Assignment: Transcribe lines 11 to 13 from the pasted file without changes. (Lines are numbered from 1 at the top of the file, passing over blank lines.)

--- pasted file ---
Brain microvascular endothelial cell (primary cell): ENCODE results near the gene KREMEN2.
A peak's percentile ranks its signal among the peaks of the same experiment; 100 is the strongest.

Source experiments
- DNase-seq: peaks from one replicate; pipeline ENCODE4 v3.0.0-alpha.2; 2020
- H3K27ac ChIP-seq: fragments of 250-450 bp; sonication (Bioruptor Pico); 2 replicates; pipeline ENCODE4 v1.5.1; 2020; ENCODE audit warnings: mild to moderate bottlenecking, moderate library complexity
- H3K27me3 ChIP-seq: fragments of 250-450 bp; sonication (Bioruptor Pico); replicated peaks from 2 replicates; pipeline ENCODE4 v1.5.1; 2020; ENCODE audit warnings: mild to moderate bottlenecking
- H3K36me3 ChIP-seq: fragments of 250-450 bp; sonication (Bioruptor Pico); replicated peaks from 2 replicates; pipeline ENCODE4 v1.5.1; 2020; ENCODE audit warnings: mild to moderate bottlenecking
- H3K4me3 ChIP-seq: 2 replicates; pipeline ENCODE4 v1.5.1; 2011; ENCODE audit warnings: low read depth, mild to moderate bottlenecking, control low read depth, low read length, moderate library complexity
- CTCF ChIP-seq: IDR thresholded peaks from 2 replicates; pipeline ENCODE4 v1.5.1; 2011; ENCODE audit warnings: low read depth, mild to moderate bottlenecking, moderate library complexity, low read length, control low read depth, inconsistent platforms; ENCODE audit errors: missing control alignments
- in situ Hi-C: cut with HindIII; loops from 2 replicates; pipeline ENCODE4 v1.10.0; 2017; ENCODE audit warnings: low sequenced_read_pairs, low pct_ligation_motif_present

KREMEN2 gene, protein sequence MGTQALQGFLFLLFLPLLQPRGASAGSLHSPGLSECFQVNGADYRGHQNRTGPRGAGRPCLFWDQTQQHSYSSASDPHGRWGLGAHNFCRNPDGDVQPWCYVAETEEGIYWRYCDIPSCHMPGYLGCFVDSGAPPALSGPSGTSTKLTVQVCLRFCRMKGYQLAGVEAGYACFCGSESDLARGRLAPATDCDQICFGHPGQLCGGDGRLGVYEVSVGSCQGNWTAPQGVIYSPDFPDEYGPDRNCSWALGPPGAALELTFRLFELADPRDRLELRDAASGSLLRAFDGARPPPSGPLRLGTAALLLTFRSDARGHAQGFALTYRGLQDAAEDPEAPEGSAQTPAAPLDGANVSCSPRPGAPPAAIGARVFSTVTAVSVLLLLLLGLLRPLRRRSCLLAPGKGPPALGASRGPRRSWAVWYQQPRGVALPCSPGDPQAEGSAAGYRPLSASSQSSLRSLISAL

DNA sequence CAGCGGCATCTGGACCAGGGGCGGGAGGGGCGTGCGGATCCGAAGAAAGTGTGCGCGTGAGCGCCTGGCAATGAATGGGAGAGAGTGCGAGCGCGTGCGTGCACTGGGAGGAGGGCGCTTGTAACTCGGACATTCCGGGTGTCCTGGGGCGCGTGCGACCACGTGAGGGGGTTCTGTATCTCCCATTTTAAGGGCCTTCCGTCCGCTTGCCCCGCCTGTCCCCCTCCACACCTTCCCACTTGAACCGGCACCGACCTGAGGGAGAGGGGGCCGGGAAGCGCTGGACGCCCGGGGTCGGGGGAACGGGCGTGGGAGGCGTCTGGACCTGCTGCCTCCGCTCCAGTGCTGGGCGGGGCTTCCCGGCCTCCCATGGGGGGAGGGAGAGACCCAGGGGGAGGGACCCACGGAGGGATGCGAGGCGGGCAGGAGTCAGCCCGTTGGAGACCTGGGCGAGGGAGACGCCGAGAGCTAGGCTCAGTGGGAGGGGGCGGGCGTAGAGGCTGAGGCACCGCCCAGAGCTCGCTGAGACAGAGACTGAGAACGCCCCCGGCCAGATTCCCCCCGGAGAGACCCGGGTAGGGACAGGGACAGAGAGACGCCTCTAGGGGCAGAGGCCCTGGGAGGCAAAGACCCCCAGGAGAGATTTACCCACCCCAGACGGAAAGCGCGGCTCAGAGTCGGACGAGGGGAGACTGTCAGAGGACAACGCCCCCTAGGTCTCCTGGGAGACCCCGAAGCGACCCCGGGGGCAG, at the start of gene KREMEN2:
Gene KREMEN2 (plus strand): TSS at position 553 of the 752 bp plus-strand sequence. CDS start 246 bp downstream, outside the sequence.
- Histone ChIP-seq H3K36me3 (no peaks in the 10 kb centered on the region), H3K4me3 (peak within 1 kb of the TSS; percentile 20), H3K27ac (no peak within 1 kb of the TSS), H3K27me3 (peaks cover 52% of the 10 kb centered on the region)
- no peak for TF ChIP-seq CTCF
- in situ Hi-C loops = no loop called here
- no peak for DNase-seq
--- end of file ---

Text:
KREMEN2 gene, protein sequence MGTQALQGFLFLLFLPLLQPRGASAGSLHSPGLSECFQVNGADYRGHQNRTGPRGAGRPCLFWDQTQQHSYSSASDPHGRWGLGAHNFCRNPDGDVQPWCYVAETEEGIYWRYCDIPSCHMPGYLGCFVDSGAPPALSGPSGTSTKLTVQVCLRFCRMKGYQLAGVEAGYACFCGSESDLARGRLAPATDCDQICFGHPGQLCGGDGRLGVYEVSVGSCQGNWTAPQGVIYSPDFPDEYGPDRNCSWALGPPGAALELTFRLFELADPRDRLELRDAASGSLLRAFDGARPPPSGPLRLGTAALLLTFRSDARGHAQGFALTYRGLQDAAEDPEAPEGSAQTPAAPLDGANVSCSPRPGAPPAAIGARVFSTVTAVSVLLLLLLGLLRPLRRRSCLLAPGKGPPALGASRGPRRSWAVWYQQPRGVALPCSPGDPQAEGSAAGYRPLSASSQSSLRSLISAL

DNA sequence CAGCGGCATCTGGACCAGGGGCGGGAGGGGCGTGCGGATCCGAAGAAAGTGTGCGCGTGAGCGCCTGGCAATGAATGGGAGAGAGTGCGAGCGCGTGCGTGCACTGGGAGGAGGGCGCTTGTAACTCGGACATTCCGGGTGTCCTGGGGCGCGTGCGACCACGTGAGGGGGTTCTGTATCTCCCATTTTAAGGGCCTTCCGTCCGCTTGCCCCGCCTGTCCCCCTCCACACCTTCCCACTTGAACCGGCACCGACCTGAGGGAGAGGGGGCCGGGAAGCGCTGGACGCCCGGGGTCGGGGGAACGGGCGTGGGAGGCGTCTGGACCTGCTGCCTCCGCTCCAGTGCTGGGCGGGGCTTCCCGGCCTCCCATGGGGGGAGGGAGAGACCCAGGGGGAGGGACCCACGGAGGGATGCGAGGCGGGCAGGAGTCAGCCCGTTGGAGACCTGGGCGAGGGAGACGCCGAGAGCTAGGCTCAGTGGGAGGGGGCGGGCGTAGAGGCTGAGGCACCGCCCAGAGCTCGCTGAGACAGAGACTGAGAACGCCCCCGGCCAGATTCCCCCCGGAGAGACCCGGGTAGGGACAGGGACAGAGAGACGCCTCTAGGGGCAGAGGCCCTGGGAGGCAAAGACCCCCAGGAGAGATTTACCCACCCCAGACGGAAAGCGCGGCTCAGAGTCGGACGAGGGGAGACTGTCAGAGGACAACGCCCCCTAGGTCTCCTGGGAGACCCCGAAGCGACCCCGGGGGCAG, at the start of gene KREMEN2:
Gene KREMEN2 (plus strand): TSS at position 553 of the 752 bp plus-strand sequence. CDS start 246 bp downstream, outside the sequence.